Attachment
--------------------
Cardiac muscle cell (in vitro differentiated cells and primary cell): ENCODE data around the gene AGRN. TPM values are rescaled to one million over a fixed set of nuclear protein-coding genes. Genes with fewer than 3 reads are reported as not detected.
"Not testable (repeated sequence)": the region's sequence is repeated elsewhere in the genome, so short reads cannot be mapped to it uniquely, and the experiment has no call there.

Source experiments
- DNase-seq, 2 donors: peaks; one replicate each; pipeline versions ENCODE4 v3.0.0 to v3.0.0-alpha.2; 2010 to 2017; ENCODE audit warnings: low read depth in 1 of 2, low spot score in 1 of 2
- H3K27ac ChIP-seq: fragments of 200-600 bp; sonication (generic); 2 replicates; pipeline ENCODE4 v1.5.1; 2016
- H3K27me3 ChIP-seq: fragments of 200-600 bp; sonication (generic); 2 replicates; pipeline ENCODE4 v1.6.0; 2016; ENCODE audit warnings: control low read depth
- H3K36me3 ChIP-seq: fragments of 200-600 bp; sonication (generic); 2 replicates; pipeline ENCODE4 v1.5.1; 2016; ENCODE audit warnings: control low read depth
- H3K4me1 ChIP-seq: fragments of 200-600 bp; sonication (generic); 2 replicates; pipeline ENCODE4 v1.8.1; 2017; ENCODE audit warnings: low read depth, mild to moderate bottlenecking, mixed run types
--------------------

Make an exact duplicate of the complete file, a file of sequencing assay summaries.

Cardiac muscle cell (in vitro differentiated cells and primary cell): ENCODE data around the gene AGRN. TPM values are rescaled to one million over a fixed set of nuclear protein-coding genes. Genes with fewer than 3 reads are reported as not detected.
"Not testable (repeated sequence)": the region's sequence is repeated elsewhere in the genome, so short reads cannot be mapped to it uniquely, and the experiment has no call there.

Source experiments
- DNase-seq, 2 donors: peaks; one replicate each; pipeline versions ENCODE4 v3.0.0 to v3.0.0-alpha.2; 2010 to 2017; ENCODE audit warnings: low read depth in 1 of 2, low spot score in 1 of 2
- H3K27ac ChIP-seq: fragments of 200-600 bp; sonication (generic); 2 replicates; pipeline ENCODE4 v1.5.1; 2016
- H3K27me3 ChIP-seq: fragments of 200-600 bp; sonication (generic); 2 replicates; pipeline ENCODE4 v1.6.0; 2016; ENCODE audit warnings: control low read depth
- H3K36me3 ChIP-seq: fragments of 200-600 bp; sonication (generic); 2 replicates; pipeline ENCODE4 v1.5.1; 2016; ENCODE audit warnings: control low read depth
- H3K4me1 ChIP-seq: fragments of 200-600 bp; sonication (generic); 2 replicates; pipeline ENCODE4 v1.8.1; 2017; ENCODE audit warnings: low read depth, mild to moderate bottlenecking, mixed run types